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How satellite radio enriched my life on a rainy day

I've been with Crutchfield since 1999, where I began as one our advisors, helping our customers choose new gear. After a couple of years, I moved to the writing team where I spent a decade researching new products and getting hands on with car stereos, amplifiers, speakers, and subs. Yeah, I've been doing this for a while.

For the past few years, I've been the managing editor of Crutchfield's Car A/V web article content. I couldn't ask for a better job — we get to play with car audio gear every day! I'm a Virginia native from the heart of the Blue Ridge Mountains. Outside of work, I love listening to music, playing board games, and installing new audio systems for my friends.

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Yesterday's late lunch took an unexpected turn, and along with giving me a rock-solid excuse for hanging around in my car listening to music, it was also the perfect demonstration of why XM satellite radio's massive variety is so cool.

I'd headed to a nearby grocery store to pick up some lunch, but on the way back to work, I saw a thick, dark storm-front unfolding in the sky. Between the amazing display of jagged lightning, the powerful winds, and the torrential rain, it definitely wasn't safe to drive. And I really like thunderstorms — I'd happily sit outside in the pouring rain, if not for my mother's voice in the back of my head nagging me about not having the sense God gave a turnip. So I parked in a vacant area of the shopping center's parking lot and just watched.

Now, if all I'd had to listen to at the time were the CDs I had in the car or a few local radio stations, nothing would've come close to providing an acceptable soundtrack. But this is where XM's wide variety of options made things even better. I'd been listening to Cross Country, XM's alt-country station. But those twangy tunes about love, life, and discovery weren't going to cut it. I considered switching to Sonic Theater, another favorite of mine, but an audio book would just be distracting. I started scanning my channel presets by artist and found something called, enticingly, "Gojira." I selected the channel and found myself assaulted by the thrashing of industrial speed metal. Channel 42: Liquid Metal. Perfect! The unbridled energy of Gojira and the bands that followed were an ideal match for the storm.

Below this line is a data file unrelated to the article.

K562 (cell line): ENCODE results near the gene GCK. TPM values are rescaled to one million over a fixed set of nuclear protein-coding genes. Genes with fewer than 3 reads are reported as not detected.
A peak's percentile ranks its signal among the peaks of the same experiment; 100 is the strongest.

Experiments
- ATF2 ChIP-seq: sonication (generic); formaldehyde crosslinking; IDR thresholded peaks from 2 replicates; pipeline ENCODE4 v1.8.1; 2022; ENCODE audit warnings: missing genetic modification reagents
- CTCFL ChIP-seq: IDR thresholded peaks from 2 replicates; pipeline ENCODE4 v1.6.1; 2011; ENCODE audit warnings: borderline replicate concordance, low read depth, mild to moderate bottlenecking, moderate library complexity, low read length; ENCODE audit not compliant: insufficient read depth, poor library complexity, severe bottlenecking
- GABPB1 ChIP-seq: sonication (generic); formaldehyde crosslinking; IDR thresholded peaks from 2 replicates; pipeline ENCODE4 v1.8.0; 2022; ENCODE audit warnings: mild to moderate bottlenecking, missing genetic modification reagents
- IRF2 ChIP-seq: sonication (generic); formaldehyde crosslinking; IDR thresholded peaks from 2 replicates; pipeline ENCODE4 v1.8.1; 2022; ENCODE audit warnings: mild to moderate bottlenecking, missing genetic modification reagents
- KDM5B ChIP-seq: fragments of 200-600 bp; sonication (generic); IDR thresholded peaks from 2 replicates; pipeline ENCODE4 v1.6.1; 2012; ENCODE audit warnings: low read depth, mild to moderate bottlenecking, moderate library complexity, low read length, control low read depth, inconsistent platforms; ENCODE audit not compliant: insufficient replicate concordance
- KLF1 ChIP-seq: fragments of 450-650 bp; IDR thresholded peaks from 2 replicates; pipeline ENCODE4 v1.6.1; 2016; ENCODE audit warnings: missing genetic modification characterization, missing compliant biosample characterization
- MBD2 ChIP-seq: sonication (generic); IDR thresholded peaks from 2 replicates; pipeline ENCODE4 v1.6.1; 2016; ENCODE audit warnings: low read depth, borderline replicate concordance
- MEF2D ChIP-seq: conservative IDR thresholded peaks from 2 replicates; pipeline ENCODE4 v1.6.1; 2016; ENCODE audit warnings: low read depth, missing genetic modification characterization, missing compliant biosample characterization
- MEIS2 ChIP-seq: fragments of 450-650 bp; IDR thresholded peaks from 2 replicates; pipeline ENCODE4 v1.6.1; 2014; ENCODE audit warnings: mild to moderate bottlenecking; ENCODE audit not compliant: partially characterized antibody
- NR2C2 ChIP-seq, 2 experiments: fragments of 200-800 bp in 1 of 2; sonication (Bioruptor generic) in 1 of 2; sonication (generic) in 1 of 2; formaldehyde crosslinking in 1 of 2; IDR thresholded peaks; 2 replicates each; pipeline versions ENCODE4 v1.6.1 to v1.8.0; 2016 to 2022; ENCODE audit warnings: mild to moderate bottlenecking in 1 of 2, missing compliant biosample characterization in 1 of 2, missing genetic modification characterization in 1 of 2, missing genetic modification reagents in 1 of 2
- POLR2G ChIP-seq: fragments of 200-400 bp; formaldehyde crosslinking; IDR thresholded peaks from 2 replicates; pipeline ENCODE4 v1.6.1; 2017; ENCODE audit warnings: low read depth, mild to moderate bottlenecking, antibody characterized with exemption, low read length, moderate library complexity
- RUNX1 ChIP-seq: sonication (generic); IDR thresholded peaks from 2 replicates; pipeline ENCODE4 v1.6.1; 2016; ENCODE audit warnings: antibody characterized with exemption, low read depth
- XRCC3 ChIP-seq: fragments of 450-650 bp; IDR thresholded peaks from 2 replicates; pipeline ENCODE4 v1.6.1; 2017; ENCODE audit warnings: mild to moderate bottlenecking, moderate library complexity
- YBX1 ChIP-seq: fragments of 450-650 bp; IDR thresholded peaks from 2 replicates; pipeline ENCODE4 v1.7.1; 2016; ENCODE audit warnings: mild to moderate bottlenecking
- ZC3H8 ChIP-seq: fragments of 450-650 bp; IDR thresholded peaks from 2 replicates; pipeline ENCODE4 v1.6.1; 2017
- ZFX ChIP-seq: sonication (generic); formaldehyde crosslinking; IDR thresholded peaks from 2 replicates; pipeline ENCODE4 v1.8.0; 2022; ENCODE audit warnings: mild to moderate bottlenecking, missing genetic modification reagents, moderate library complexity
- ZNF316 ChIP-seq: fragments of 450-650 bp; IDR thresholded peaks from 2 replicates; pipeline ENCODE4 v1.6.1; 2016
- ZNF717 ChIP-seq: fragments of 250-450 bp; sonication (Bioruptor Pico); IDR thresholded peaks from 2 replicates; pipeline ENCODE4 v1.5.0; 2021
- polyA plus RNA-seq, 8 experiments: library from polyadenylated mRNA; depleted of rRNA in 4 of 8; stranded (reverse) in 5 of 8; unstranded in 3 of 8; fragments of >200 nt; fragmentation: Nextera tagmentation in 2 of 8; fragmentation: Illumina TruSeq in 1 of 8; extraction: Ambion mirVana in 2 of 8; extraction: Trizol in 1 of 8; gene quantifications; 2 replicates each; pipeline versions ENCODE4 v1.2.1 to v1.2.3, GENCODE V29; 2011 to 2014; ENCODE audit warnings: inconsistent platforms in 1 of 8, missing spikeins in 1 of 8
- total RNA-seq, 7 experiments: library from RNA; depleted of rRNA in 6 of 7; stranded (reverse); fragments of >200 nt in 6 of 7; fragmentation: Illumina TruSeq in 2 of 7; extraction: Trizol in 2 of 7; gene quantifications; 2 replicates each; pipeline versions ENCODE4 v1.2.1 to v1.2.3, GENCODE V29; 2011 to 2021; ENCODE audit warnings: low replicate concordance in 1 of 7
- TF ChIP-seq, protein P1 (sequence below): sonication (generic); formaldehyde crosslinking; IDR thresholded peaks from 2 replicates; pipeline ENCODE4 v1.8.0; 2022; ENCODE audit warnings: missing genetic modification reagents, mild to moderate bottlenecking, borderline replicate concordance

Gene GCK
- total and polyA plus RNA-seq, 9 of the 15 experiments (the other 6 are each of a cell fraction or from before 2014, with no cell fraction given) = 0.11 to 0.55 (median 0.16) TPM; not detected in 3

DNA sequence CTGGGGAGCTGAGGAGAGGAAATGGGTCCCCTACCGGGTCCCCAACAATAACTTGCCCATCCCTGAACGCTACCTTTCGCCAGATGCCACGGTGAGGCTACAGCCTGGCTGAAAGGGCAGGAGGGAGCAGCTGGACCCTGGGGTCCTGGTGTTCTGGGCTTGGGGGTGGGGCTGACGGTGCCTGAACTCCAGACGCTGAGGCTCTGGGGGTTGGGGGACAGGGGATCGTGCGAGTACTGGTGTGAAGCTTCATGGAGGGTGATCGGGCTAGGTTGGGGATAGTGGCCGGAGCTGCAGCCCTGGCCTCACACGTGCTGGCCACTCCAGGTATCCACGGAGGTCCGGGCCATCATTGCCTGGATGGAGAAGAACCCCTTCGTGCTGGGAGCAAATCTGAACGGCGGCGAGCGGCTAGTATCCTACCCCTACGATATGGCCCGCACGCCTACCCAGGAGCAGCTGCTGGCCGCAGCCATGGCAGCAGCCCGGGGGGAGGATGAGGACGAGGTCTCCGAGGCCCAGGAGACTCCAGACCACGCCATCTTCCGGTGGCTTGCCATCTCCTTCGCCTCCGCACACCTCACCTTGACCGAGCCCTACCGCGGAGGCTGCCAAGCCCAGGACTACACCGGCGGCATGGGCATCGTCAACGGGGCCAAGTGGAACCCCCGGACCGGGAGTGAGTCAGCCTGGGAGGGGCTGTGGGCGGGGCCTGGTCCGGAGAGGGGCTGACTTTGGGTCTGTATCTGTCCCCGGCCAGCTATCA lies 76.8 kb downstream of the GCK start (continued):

So for the next twenty minutes, I ate my lunch and watched as the storm rained down furiously, lightning arced across the sky, and the small sapling trees in the parking lot were bent almost 90-degrees by the wind. After a particularly loud crack of thunder, I saw the stores in the shopping center snap into darkness as the electricity went out.

And I was in heaven.

Most of the time, my satellite radio just provides entertainment, but yesterday, it provided enrichment to an already exciting experience. And there's good news ahead — today's forecast is calling for thunderstorms.

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